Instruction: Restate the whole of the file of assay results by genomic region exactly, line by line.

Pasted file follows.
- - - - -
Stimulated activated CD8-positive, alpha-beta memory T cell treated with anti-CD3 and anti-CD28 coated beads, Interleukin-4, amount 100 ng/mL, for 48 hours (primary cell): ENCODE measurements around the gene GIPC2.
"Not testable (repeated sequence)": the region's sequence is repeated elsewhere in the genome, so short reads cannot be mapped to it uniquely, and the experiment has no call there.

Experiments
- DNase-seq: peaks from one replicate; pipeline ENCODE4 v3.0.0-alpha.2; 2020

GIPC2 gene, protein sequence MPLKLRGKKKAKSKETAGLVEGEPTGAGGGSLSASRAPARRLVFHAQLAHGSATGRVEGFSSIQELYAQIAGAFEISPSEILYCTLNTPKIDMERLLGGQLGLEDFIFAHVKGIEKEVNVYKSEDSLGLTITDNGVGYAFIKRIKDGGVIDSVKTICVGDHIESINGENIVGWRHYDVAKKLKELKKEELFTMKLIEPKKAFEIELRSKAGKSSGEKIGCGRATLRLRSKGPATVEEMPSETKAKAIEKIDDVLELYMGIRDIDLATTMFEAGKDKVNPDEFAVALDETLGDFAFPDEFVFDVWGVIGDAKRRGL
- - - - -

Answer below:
Stimulated activated CD8-positive, alpha-beta memory T cell treated with anti-CD3 and anti-CD28 coated beads, Interleukin-4, amount 100 ng/mL, for 48 hours (primary cell): ENCODE measurements around the gene GIPC2.
"Not testable (repeated sequence)": the region's sequence is repeated elsewhere in the genome, so short reads cannot be mapped to it uniquely, and the experiment has no call there.

Experiments
- DNase-seq: peaks from one replicate; pipeline ENCODE4 v3.0.0-alpha.2; 2020

GIPC2 gene, protein sequence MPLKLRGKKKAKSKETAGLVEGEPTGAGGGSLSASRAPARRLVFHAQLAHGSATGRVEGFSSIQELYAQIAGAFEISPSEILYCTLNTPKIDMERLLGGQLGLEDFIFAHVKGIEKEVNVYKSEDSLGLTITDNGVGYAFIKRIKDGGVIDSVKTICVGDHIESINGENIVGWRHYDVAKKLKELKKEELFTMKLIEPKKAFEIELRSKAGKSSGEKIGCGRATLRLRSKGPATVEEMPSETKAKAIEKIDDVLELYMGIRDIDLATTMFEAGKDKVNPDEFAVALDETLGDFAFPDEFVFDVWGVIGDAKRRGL